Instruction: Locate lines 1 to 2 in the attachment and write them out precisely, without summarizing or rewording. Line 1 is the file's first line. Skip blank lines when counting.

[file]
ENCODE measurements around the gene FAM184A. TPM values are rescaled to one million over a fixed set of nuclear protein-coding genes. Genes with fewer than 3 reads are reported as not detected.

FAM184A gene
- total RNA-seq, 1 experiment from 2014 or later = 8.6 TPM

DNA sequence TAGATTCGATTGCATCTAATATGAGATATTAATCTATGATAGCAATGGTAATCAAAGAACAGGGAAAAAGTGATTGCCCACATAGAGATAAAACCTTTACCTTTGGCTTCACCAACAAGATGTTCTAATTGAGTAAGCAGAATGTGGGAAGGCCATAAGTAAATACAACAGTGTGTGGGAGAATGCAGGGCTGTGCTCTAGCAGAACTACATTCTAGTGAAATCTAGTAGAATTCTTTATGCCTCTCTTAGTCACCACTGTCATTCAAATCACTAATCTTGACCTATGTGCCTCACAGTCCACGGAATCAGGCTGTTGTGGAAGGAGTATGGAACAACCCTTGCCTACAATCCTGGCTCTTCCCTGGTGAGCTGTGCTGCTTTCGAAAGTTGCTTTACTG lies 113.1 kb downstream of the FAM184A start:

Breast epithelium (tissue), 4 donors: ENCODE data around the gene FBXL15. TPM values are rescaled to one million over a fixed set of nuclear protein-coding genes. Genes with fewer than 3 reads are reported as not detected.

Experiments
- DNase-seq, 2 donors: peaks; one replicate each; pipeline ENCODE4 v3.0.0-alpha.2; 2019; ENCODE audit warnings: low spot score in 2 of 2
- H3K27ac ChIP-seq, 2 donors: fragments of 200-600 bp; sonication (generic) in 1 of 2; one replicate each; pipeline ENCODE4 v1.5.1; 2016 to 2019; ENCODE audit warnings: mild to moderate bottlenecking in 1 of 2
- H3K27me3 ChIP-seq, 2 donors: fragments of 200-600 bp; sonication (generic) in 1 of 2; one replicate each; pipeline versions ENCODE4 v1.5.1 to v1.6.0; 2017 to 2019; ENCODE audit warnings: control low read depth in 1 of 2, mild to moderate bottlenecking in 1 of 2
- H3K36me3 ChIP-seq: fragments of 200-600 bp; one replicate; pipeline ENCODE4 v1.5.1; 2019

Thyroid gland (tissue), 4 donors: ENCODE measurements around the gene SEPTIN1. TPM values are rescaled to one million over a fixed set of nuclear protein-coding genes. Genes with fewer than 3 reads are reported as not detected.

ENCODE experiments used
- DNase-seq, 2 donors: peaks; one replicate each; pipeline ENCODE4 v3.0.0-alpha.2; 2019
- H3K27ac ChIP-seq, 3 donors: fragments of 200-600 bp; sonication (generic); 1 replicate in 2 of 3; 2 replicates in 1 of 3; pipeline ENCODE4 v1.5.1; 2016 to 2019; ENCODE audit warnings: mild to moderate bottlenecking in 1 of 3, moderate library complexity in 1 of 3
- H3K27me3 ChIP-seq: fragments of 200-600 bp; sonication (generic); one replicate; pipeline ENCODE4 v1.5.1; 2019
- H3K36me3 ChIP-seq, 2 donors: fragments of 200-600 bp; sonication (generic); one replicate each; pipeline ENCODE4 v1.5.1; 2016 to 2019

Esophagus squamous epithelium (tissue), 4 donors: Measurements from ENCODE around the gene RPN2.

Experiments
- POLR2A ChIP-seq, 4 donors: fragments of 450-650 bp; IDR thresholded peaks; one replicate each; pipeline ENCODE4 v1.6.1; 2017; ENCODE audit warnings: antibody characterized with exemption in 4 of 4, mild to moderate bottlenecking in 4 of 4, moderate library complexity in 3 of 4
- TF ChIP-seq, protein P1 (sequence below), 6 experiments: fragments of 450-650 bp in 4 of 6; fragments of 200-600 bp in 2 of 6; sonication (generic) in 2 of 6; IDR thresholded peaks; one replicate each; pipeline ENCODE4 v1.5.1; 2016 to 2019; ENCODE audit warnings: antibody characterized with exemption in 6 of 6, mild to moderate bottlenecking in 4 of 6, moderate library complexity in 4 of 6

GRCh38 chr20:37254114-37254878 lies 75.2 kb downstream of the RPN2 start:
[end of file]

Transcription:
ENCODE measurements around the gene FAM184A. TPM values are rescaled to one million over a fixed set of nuclear protein-coding genes. Genes with fewer than 3 reads are reported as not detected.

FAM184A gene